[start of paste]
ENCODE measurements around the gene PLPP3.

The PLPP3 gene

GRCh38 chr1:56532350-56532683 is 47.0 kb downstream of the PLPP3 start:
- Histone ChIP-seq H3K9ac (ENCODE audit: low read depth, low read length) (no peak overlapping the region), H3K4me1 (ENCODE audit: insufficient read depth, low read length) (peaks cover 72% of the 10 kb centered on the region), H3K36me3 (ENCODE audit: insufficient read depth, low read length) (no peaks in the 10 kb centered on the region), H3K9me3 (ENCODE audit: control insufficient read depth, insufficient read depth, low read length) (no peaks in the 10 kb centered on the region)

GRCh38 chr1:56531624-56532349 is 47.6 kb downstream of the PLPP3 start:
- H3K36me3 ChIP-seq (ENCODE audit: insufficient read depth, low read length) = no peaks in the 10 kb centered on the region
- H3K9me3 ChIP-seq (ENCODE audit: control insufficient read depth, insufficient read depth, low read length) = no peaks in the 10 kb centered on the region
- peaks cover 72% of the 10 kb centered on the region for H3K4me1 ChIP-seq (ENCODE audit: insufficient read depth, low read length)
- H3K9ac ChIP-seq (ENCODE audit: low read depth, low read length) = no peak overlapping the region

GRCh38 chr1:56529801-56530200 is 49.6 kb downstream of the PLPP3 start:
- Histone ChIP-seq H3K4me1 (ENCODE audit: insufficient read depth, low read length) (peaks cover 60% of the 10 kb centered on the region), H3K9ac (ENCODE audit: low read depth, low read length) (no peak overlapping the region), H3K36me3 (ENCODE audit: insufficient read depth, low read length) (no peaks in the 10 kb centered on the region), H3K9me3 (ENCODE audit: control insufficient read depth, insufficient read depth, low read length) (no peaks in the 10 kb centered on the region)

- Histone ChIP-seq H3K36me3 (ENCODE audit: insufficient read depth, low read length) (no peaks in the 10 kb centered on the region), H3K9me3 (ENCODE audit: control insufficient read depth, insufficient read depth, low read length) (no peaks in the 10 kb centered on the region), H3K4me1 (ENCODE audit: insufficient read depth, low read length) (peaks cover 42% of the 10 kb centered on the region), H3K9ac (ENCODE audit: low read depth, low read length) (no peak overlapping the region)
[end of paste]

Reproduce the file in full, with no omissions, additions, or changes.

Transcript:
ENCODE measurements around the gene PLPP3.

The PLPP3 gene

GRCh38 chr1:56532350-56532683 is 47.0 kb downstream of the PLPP3 start:
- Histone ChIP-seq H3K9ac (ENCODE audit: low read depth, low read length) (no peak overlapping the region), H3K4me1 (ENCODE audit: insufficient read depth, low read length) (peaks cover 72% of the 10 kb centered on the region), H3K36me3 (ENCODE audit: insufficient read depth, low read length) (no peaks in the 10 kb centered on the region), H3K9me3 (ENCODE audit: control insufficient read depth, insufficient read depth, low read length) (no peaks in the 10 kb centered on the region)

GRCh38 chr1:56531624-56532349 is 47.6 kb downstream of the PLPP3 start:
- H3K36me3 ChIP-seq (ENCODE audit: insufficient read depth, low read length) = no peaks in the 10 kb centered on the region
- H3K9me3 ChIP-seq (ENCODE audit: control insufficient read depth, insufficient read depth, low read length) = no peaks in the 10 kb centered on the region
- peaks cover 72% of the 10 kb centered on the region for H3K4me1 ChIP-seq (ENCODE audit: insufficient read depth, low read length)
- H3K9ac ChIP-seq (ENCODE audit: low read depth, low read length) = no peak overlapping the region

GRCh38 chr1:56529801-56530200 is 49.6 kb downstream of the PLPP3 start:
- Histone ChIP-seq H3K4me1 (ENCODE audit: insufficient read depth, low read length) (peaks cover 60% of the 10 kb centered on the region), H3K9ac (ENCODE audit: low read depth, low read length) (no peak overlapping the region), H3K36me3 (ENCODE audit: insufficient read depth, low read length) (no peaks in the 10 kb centered on the region), H3K9me3 (ENCODE audit: control insufficient read depth, insufficient read depth, low read length) (no peaks in the 10 kb centered on the region)

- Histone ChIP-seq H3K36me3 (ENCODE audit: insufficient read depth, low read length) (no peaks in the 10 kb centered on the region), H3K9me3 (ENCODE audit: control insufficient read depth, insufficient read depth, low read length) (no peaks in the 10 kb centered on the region), H3K4me1 (ENCODE audit: insufficient read depth, low read length) (peaks cover 42% of the 10 kb centered on the region), H3K9ac (ENCODE audit: low read depth, low read length) (no peak overlapping the region)